Signing a petition at a rally for health care reform in Denver.

Initiativereferendum, and recall enable voters, by petition, to propose or repeal legislation, or to remove an elected official from office. Eighteen states permit the recall of state officials; NYS does not. The recall of California Governor Gray Davis in 2003 was a recent instance of recall.

It is unlikely that US Senators and Representatives can be recalled under state law.

  • In 1967 US Senator Frank Church was the subject of an unsuccessful recall effort. Courts ruled that a federal official is not subject to state recall laws.
  • In 2009 Joseph Cao, U.S. representative for Louisiana’s 2nd congressional district, was found ineligible for recall.

The United States Constitution does not provide for  recall of United States officers such as Senators, Representatives, or the President or Vice President. No member of Congress has ever been recalled.

The Constitution does provide two methods for removing a President.

  • Impeachment
  • Twenty-fifth Amendment

Neither of these is very practical nor has been successfully used; either would be controversial, most likely. Recall, if it were possible, might allow the removal of a President without partisan wrangling–a vote of the people would avoid the appearance of partisan unfairness.

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Divided countries

koreaIn the aftermath of WWII, several countries were divided: Austria, China, Germany, Japan, Korea, and Vietnam.

Austria was reunited by international agreement in 1955, probably because the Soviet Union preferred a neutral, united Austria to the possibility that the American, British, and French zones would unite with West Germany.

China remains divided; the Chinese government, while insisting on one China, has chosen to bide its time to avoid a potentially disastrous conflict.

Germany was reunited after the collapse of the Soviet Union. However, large parts of what once was Germany are now incorporated into other countries.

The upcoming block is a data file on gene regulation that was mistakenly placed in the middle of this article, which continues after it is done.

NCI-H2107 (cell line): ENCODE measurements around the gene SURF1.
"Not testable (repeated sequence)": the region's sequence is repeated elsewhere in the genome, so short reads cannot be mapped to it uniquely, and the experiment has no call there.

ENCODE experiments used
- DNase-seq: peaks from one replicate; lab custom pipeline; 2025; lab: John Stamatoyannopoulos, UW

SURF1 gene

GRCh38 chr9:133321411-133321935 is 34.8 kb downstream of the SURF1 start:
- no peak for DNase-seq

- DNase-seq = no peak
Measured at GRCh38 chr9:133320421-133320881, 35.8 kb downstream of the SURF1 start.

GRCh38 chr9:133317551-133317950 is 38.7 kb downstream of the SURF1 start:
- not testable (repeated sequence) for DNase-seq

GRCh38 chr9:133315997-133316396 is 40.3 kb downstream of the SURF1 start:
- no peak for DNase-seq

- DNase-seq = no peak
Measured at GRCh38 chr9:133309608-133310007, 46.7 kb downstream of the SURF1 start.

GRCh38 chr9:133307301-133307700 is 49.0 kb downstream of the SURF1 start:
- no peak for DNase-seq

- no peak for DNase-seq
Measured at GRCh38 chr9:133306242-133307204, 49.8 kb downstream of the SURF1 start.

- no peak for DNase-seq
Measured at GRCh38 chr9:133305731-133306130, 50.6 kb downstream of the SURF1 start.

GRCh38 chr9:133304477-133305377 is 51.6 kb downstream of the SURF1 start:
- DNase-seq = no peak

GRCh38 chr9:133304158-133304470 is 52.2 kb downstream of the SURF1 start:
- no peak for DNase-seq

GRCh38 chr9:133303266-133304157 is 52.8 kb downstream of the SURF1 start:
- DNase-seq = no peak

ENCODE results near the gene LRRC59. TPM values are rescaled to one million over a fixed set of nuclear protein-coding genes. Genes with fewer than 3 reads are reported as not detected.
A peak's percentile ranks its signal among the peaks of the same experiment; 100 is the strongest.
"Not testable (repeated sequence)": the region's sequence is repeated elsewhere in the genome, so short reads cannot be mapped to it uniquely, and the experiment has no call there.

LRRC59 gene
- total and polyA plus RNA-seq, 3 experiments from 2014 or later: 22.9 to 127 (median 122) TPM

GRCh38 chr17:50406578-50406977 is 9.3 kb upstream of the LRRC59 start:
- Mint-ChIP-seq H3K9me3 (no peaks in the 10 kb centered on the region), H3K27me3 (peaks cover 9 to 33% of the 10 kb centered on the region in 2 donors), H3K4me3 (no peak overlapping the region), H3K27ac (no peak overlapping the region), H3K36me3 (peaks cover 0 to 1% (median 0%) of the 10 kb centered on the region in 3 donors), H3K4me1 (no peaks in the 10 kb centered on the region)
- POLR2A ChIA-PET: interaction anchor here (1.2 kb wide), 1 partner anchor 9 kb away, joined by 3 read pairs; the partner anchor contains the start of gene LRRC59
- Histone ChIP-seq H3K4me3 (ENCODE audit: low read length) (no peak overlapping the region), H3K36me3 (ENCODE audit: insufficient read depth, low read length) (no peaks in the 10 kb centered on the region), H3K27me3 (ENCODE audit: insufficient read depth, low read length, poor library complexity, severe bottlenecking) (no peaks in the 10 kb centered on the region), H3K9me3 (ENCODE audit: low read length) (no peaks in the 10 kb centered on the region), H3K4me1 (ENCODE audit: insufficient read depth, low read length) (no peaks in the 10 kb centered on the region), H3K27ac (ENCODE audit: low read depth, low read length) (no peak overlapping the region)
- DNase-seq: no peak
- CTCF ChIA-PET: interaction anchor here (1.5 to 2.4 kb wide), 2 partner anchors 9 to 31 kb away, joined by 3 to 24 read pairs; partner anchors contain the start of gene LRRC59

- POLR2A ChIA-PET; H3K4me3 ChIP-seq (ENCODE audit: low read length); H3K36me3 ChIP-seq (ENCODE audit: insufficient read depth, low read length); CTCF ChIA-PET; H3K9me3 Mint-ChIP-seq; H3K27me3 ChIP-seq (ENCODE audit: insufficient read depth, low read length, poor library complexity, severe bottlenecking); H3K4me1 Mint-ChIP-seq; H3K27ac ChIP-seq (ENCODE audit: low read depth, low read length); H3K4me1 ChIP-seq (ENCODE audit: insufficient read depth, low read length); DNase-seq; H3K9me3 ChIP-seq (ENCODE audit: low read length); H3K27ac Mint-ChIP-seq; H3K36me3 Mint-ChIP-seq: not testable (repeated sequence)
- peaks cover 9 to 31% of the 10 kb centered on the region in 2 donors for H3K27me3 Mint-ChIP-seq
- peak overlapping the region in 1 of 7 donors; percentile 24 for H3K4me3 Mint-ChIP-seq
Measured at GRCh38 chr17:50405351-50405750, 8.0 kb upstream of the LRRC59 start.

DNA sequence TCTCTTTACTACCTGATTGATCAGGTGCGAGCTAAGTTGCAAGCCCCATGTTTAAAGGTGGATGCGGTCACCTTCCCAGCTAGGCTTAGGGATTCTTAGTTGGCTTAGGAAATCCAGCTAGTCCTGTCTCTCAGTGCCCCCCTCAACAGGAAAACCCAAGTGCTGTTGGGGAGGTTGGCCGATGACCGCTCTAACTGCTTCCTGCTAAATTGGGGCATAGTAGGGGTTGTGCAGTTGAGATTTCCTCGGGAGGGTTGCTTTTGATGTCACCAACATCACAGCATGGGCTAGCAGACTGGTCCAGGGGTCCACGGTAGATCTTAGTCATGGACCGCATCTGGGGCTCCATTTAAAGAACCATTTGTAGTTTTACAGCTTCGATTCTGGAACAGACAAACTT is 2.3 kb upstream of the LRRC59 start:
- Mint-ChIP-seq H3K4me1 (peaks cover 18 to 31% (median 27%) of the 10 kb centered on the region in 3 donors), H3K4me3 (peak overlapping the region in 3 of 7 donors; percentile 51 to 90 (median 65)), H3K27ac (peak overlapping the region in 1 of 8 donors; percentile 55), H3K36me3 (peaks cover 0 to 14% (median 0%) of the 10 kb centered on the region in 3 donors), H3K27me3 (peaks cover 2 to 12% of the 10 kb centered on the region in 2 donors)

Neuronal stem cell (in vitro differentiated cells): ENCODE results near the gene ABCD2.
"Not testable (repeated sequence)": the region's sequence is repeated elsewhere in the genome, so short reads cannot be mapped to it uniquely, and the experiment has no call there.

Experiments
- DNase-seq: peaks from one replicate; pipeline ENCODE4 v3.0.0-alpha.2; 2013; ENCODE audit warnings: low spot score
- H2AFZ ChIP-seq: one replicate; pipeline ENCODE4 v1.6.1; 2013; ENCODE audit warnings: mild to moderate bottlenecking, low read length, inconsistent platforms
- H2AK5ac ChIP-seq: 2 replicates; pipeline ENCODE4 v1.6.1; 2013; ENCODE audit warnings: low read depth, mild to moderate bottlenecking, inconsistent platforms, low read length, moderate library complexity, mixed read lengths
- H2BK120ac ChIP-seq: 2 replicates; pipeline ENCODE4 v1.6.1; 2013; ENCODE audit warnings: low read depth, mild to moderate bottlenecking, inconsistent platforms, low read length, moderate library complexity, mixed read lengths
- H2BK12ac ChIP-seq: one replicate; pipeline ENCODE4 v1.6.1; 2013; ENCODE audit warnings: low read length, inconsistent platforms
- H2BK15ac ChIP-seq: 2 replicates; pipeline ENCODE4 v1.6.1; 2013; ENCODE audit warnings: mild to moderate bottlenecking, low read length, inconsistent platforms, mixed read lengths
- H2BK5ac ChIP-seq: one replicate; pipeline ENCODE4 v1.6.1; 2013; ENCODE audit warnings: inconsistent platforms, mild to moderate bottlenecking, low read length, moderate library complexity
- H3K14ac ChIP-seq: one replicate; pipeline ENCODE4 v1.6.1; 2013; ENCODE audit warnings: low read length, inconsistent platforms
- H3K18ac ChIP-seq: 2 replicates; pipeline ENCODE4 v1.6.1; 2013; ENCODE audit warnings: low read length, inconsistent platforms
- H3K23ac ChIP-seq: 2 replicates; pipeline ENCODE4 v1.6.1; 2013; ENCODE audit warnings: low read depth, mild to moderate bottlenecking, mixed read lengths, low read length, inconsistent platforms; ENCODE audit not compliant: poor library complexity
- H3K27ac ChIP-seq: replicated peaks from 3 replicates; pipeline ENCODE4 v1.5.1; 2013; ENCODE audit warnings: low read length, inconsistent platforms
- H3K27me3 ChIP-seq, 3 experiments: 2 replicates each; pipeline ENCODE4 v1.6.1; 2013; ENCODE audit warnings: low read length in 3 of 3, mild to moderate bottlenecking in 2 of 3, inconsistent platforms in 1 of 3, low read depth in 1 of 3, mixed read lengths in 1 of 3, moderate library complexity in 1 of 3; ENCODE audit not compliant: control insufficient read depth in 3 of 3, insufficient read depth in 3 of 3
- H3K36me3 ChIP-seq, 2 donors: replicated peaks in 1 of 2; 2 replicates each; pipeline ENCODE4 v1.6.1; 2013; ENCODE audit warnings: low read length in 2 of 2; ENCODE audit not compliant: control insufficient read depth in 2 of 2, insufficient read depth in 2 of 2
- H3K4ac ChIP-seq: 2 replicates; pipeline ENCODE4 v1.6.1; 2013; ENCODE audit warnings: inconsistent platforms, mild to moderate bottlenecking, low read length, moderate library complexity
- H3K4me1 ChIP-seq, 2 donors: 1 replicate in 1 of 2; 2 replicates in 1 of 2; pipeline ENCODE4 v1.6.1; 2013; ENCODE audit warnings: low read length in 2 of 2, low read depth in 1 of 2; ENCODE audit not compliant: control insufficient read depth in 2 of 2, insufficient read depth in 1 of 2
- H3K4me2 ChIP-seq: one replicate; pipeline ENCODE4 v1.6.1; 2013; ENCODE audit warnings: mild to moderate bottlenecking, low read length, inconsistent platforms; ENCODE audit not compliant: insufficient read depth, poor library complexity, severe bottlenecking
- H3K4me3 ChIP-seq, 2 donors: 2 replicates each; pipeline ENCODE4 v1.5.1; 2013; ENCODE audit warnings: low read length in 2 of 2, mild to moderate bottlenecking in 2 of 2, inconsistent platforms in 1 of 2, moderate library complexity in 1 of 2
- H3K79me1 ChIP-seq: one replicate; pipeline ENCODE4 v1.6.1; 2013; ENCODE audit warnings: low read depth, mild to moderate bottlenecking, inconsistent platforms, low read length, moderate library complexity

Japan lost Sakhalin Island to Russia and no longer claims it. Japan does claim the South Kuril Islands also claimed by Russia. The status of Okinawa and the Ryukyu Islands is too complex to discuss here.

Korea remains divided, but like China, both Korean states support unification.

Vietnam was reunited as a result of North Vietnamese success in war, the only case of reunification by war.

So why is Korea still divided? The Korean War, which can be seen as a failed attempt at unification, is a likely answer. Fear and resentment due to the war, the vastly different economies, and the influence of rival powers, have likely made unification unlikely in the foreseeable future.

One can imagine what North Korea might hope to win from prospective negotiations:

  • A fair and equal peace treaty with the United States and other countries.
  • Recognition of their status as a nuclear power.
  • Relief from economic sanctions.
  • End to US involvement in military exercises.
  • End to US arms sales to South Korea.

The United States and South Korea might hope for some reduction in fear of North Korean militarism. What form this might take, what North Korea might agree to give to achieve its goals, is harder to imagine.







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Tom Reed at Gerry

Reed’s photos of these meetings don’t often show constituent’s signs.


U.S. Rep. Tom Reed said President Donald Trump’s decision to coordinate a U.S. led airstrike against chemical weapon facilities in Syria was a “reasonable action” meant to send a message to dictator Bashar Assad.–Eric Tichy, The Post-Journal